Taro Yashima

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Taro Yashima (八島太郎 Yashima Tarō?, September 21, 1908 – 1994) was the pseudonym of Atsushi Iwamatsu (岩松淳 Iwamatsu Atsushi?), a Japanese artist who lived in the USA during World War II.

Yashima painted this propaganda leaflet which was used in the Pacific War.

Iwamatsu was born September 21, 1908, in Nejima, Kimotsuki District, Kagoshima, and raised there on the southern coast of Kyushu. His father was a country doctor who collected oriental art and encouraged art in his son.[1] After studying for three years at the Imperial Art Academy in Tokyo, Iwamatsu became a successful illustrator and cartoonist. At one point both he and his wife Tomoe went to jail for his opposition to the militaristic government.[1] In 1939, they went to the United States to study art, leaving behind their son Mako (born 1933).[2] After Pearl Harbor, Iwamatsu joined the U.S. Army and went to work as an artist for the Office of Strategic Services (OSS). It was then that he first used the pseudonym Taro Yashima, out of fear there would be repercussions for Mako and other family members if the Japanese government knew of his employment.[2]

After the war, he and his wife were granted permanent resident status by act of the U.S. Congress. He was able to return to Japan and collect Mako in 1949.

The New Sun, published in 1943 under the name Taro Yashima, was a 310-page autobiographical picture book for adults, about life in pre-war, statist Shōwa Japan. Its sequel, Horizon is Calling, published in 1947, was in the same format—usually one picture per page, with one or two lines of text. The 276-page tome continued the story of his life, this time with added Japanese text, and concluded with musings about leaving Japan to study art overseas. In both, he detailed his and Tomoe's maltreatment by the Japanese secret police.[2]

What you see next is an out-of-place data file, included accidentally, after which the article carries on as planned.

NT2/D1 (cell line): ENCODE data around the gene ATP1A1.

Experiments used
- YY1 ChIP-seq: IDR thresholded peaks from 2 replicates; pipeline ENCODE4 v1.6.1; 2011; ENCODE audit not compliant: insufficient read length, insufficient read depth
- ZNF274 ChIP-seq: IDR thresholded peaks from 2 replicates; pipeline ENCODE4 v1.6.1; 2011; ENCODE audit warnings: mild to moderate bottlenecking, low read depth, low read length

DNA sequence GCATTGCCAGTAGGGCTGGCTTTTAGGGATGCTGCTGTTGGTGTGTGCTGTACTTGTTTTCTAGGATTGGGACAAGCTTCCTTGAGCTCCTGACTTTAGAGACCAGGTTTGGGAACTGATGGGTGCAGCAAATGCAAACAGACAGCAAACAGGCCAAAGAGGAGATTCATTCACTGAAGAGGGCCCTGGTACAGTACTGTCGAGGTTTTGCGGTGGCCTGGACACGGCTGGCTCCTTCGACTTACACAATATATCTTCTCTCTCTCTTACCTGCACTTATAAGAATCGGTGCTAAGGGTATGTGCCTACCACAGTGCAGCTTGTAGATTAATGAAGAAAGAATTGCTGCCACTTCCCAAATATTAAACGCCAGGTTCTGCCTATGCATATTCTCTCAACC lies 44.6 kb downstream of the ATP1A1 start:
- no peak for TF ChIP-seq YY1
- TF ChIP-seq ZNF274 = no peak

Yashima began writing and illustrating children's books early in the 1950s, under the pseudonym he had used in the OSS. The picture books Crow Boy (1956), Umbrella (1958), and Seashore Story (1967) were runners-up for the Caldecott Medal, later called Caldecott Honor Books. The annual award by professional librarians recognizes the illustrator of the "most distinguished American picture book for children".[3]

Yashima returned to his home village of Nejime, visiting childhood classmates and familiar scenes that he depicted in several of his children's picture books. He and filmmaker Glenn Johnson produced a 26-minute documentary in 1971, hosted and narrated by Yashima, entitled Taro Yashima's Golden Village.[4]

He collaborated on a children's book, Momo's Kitten, with his wife Tomoe, but eventually they separated.[5]

The Yashimas lived in Los Angeles as of 1982.[1]

See also[edit]

References[edit]

  1. ^ a b c "Taro Yashima Papers". de Grummond Children's Literature Collection. University of Southern Mississippi. July 2001. Retrieved 2013-06-27. With biographical sketch.
  2. ^ a b c Pulvers, Roger (September 11, 2011). "Taro Yashima: an unsung beacon for all against 'evil on this Earth'". The Japan Times. Retrieved 2011-09-18. 
  3. ^ "Caldecott Medal & Honor Books, 1938–Present".Association for Library Service to Children (ALSC). American Library Association (ALA).
      "The Randolph Caldecott Medal". ALSC. ALA. Retrieved 2013-06-27.
  4. ^ http://trove.nla.gov.au/work/21694291?q&versionId=26060225
  5. ^ Judy Stone (2007-03-18). "An unlikely heroine of World War II". SFGate. Retrieved 2014-02-04. 

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